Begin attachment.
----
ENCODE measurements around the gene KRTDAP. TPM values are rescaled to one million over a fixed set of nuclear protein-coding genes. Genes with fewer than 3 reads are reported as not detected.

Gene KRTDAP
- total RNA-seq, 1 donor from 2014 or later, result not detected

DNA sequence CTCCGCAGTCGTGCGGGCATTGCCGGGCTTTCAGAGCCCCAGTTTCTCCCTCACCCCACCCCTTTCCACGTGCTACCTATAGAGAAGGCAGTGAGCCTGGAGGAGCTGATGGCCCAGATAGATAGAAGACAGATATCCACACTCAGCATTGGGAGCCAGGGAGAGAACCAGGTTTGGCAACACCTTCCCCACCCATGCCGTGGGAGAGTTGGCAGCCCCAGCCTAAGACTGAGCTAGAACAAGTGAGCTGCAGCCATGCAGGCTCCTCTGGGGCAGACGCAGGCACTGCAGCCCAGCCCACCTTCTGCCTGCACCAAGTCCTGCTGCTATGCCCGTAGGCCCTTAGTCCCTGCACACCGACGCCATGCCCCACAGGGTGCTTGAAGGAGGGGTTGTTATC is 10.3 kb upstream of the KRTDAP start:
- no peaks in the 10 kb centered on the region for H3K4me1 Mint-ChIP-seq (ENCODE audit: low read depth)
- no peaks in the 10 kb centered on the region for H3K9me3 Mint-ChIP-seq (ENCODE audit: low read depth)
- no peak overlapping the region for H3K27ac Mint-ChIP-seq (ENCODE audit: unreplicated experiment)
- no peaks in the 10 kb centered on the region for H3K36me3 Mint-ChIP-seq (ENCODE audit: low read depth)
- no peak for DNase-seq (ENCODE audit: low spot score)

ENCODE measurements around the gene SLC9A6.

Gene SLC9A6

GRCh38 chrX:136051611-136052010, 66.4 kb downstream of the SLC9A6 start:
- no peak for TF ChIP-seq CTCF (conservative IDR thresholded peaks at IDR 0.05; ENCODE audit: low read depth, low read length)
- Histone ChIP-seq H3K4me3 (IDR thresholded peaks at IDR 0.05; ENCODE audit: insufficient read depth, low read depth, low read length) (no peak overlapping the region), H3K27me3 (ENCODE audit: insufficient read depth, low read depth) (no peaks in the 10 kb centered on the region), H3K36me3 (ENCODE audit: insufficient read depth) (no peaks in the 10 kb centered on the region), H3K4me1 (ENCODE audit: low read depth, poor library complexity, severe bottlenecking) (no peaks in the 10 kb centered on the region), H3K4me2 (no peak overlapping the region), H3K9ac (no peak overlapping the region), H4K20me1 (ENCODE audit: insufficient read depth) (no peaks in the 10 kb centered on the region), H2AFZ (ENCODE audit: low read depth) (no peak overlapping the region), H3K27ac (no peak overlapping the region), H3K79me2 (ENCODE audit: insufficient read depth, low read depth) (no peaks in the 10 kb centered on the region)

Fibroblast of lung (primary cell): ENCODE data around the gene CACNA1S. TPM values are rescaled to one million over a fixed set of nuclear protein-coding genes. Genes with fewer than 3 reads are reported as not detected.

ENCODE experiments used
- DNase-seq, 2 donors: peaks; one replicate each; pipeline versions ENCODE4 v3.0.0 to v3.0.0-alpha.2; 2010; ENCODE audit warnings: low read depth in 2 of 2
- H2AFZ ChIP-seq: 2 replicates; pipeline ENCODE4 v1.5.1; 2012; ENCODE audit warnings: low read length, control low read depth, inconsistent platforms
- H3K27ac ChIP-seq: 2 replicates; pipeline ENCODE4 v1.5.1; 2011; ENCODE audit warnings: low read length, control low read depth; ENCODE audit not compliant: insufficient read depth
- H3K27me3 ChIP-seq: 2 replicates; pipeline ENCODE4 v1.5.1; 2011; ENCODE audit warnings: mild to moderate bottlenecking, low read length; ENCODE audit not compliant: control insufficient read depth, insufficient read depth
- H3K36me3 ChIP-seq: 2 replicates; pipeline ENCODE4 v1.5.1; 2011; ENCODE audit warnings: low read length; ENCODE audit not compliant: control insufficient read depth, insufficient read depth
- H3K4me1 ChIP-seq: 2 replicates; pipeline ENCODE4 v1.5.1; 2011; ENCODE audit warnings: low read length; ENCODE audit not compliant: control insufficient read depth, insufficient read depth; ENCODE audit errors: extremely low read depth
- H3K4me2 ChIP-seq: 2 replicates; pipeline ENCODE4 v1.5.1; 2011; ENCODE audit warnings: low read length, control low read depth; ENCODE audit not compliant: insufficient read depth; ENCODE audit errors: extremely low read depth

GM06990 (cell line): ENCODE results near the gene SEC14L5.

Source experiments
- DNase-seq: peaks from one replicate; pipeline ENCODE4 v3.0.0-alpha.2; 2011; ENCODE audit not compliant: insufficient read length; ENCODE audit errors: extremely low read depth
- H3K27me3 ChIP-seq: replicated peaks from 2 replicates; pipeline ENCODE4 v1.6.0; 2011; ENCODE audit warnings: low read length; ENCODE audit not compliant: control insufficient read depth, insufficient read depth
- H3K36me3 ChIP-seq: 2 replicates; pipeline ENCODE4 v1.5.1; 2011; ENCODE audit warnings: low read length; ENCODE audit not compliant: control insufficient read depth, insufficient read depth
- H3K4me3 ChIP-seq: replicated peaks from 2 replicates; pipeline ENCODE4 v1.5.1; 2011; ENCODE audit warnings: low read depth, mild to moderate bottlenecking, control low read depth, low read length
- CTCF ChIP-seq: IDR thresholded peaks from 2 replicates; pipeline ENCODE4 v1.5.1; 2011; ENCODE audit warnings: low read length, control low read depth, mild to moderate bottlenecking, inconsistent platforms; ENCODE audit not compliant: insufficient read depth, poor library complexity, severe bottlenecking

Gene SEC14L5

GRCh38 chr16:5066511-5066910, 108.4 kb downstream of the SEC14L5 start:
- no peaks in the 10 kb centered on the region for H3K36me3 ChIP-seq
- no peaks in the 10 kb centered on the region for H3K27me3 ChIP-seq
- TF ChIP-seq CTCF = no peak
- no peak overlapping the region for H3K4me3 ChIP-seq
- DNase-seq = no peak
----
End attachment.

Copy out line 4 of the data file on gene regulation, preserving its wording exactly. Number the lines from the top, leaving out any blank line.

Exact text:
DNA sequence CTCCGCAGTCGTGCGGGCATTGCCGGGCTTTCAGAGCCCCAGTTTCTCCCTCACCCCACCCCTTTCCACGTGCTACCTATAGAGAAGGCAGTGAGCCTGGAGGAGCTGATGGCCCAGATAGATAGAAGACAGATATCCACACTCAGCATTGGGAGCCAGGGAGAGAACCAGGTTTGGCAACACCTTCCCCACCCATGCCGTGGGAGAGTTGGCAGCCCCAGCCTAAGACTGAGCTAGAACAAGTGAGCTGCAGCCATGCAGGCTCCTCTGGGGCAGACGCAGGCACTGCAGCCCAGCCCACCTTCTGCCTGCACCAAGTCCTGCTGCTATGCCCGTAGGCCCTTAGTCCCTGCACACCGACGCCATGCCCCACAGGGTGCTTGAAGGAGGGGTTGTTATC is 10.3 kb upstream of the KRTDAP start: